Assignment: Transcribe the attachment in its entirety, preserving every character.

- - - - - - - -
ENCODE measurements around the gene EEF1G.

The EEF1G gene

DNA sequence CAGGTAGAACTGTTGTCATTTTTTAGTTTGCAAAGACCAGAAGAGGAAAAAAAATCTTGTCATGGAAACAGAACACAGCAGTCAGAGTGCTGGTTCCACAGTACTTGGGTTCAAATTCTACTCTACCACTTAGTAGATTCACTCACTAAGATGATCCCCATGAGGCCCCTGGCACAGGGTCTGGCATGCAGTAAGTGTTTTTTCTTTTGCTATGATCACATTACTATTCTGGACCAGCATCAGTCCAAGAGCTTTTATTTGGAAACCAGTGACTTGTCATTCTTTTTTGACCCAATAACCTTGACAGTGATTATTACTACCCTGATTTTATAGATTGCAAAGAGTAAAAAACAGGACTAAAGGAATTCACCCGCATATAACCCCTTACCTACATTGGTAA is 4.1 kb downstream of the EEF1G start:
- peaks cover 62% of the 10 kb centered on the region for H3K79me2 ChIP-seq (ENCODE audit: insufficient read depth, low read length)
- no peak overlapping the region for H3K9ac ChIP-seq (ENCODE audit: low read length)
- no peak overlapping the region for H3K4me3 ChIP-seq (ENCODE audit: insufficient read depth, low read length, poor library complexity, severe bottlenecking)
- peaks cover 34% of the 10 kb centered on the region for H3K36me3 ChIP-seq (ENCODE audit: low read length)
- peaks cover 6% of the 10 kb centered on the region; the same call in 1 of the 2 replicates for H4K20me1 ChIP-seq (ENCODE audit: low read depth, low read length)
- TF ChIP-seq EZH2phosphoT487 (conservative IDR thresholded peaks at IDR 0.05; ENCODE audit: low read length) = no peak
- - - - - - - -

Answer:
ENCODE measurements around the gene EEF1G.

The EEF1G gene

DNA sequence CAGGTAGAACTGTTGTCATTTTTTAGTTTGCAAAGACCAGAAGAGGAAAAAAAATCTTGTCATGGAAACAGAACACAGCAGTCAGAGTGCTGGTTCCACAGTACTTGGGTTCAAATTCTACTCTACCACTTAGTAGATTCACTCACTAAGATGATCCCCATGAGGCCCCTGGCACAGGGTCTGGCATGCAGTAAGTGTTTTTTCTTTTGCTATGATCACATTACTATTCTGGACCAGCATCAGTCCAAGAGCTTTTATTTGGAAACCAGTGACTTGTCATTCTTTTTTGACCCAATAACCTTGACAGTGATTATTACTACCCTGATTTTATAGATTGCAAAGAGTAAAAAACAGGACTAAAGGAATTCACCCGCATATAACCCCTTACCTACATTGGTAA is 4.1 kb downstream of the EEF1G start:
- peaks cover 62% of the 10 kb centered on the region for H3K79me2 ChIP-seq (ENCODE audit: insufficient read depth, low read length)
- no peak overlapping the region for H3K9ac ChIP-seq (ENCODE audit: low read length)
- no peak overlapping the region for H3K4me3 ChIP-seq (ENCODE audit: insufficient read depth, low read length, poor library complexity, severe bottlenecking)
- peaks cover 34% of the 10 kb centered on the region for H3K36me3 ChIP-seq (ENCODE audit: low read length)
- peaks cover 6% of the 10 kb centered on the region; the same call in 1 of the 2 replicates for H4K20me1 ChIP-seq (ENCODE audit: low read depth, low read length)
- TF ChIP-seq EZH2phosphoT487 (conservative IDR thresholded peaks at IDR 0.05; ENCODE audit: low read length) = no peak